You see, GEO Group is one of three private companies that run the 13 federal prisons for nonviolent immigrant criminals, called “Criminal Alien Requirement” (CAR) prisons. And one of GEO Group’s CAR prisons—a 1,495-bed low security facility called Moshannon Valley Correctional Center—is located right here in Philipsburg, PA.

That’s why the report that the ACLU and its Texas affiliate released today is a must-read. Representing the culmination of four years of investigation, Warehoused and Forgotten: Immigrants Trapped In Our Shadow Private Prison System describes the rampant prisoner abuse and lack of accountability at five CAR prisons in Texas—including two operated by GEO Group.

The report catalogues in grim detail what happens when the profit motive collides with our penal system: prisoners languish in overcrowded, chronically understaffed facilities, while GEO Group and its ilk rake in billions in annual revenue and millions in executive payouts.

And the problem is only getting worse: dating back to 2009, more people have entered the federal prison system for immigration offenses than for violent, weapons, and property offenses combined.

Here are some of the most startling findings from the report:

    • Excessive Use of Isolation

      The Federal Bureau of Prisons (BOP) routinely negotiates contracts with private prison companies that incentivize excessive use of isolation cells (called “the SHU”). For example, the contracts for the two CAR prisons in Texas operated by GEO Group—Big Spring and Reeves—contain clauses requiring that these overcrowded prisons set aside 10% of their bed space as isolation cells. To compare: confining 10% of the prisoners in CAR facilities to isolation represents almost twice the rate of isolation in facilities run by the BOP itself, even though the majority of the BOP-run prisons are higher-security.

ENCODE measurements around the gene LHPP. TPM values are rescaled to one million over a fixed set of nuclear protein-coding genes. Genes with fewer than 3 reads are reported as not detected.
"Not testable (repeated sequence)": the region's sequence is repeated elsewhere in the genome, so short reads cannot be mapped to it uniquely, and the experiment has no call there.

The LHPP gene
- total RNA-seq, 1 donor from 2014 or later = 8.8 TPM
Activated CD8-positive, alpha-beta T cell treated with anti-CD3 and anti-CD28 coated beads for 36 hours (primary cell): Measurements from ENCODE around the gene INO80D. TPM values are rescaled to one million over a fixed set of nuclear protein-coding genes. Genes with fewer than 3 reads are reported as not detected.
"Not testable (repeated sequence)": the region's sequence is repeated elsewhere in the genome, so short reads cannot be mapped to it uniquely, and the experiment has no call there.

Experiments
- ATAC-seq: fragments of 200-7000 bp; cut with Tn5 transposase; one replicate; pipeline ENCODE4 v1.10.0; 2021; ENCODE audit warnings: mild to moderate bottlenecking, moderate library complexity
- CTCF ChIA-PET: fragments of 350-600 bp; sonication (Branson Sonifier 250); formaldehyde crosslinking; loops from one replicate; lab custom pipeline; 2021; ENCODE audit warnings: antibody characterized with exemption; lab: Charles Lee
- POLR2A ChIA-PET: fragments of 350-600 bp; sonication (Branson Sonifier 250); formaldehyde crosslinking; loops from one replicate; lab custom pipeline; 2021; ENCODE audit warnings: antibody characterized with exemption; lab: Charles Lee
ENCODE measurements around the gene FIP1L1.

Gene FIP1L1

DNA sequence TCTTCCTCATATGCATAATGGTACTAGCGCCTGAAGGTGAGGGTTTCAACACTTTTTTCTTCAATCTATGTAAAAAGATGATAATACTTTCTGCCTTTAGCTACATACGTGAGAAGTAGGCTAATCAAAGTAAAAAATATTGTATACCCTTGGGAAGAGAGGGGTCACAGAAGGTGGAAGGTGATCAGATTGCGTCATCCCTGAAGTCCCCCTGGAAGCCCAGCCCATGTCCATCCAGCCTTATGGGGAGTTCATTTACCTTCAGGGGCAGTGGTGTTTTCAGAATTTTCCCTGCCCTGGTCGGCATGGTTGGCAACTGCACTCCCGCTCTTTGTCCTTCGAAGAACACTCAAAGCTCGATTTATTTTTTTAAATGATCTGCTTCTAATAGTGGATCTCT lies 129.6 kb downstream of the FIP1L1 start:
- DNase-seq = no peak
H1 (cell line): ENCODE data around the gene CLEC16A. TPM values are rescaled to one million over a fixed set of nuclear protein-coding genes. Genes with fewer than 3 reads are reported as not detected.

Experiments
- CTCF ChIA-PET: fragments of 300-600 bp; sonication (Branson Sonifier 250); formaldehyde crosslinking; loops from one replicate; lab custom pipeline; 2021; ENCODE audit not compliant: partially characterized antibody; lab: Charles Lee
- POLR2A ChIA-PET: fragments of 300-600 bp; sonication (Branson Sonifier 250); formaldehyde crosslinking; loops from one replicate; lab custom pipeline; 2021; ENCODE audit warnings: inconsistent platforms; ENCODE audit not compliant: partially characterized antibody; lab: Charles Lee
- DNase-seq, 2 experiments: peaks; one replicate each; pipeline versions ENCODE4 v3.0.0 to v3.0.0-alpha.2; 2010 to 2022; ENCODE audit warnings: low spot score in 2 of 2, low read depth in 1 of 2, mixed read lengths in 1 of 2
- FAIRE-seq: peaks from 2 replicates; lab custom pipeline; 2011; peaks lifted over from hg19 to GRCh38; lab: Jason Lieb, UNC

This isolation quota encourages the excessive—and often arbitrary or malicious—use of the SHU. At Big Spring, staff frequently placed prisoners in isolation for months at a time while they carried out never-ending “investigations” into disciplinary infractions. A recent wrongful death suit filed against the Reeves CAR prison even alleged that the facility had a policy of using the SHU to punish prisoners who repeatedly asked for medical attention or filed grievances. The lawsuit pointed to this policy as responsible for the death of a prisoner named Reyes Garcia Rangel, who committed suicide after being confined to the SHU and denied his psychotropic medications.

    • Limited Access to Rehabilitative Programming

      CAR prisons are not contractually required to provide the programming, drug treatment, and work opportunities offered in most federal prisons, in spite of the fact that studies overwhelmingly show the efficacy of such programs. As a result, prisoners housed in these facilities often face years of boredom and idleness—years that could have been spent bettering their lives and preparing for life after release.